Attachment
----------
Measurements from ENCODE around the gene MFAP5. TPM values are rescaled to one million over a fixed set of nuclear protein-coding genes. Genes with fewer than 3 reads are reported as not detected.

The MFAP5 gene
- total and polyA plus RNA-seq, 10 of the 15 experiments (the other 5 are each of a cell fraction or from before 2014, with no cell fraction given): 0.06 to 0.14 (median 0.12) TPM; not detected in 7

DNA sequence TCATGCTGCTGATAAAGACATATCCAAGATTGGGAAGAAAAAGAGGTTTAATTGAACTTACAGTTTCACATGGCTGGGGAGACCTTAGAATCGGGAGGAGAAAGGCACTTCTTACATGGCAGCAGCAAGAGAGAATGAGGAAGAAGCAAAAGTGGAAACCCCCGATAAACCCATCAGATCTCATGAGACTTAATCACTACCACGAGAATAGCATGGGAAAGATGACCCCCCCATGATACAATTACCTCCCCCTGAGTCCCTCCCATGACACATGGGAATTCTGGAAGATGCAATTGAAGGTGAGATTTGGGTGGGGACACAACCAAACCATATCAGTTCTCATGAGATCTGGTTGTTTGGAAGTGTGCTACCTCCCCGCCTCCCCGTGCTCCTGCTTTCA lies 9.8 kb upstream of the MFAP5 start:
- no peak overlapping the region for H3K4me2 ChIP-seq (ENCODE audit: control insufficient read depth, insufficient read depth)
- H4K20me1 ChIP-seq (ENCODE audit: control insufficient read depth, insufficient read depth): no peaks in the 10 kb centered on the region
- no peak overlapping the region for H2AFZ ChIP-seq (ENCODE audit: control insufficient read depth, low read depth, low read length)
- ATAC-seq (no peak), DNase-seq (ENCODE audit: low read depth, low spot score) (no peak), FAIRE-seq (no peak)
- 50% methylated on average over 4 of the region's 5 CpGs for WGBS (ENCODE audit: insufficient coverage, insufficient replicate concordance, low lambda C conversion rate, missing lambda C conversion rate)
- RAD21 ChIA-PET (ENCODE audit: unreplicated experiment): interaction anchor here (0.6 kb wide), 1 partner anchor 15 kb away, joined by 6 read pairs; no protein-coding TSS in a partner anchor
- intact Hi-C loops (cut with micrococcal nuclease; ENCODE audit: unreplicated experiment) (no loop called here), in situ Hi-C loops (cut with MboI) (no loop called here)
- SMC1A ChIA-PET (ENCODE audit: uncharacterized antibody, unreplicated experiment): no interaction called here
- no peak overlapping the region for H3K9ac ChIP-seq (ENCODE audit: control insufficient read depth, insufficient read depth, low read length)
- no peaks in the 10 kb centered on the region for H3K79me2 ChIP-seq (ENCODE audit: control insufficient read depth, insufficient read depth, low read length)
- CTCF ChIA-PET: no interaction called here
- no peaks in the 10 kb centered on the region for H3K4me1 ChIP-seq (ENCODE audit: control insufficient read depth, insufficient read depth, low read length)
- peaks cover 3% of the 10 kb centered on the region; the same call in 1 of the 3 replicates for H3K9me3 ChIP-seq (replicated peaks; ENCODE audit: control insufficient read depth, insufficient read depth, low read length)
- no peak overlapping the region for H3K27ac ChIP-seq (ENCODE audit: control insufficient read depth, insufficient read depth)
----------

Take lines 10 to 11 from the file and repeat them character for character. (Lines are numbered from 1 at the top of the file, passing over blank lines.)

- RAD21 ChIA-PET (ENCODE audit: unreplicated experiment): interaction anchor here (0.6 kb wide), 1 partner anchor 15 kb away, joined by 6 read pairs; no protein-coding TSS in a partner anchor
- intact Hi-C loops (cut with micrococcal nuclease; ENCODE audit: unreplicated experiment) (no loop called here), in situ Hi-C loops (cut with MboI) (no loop called here)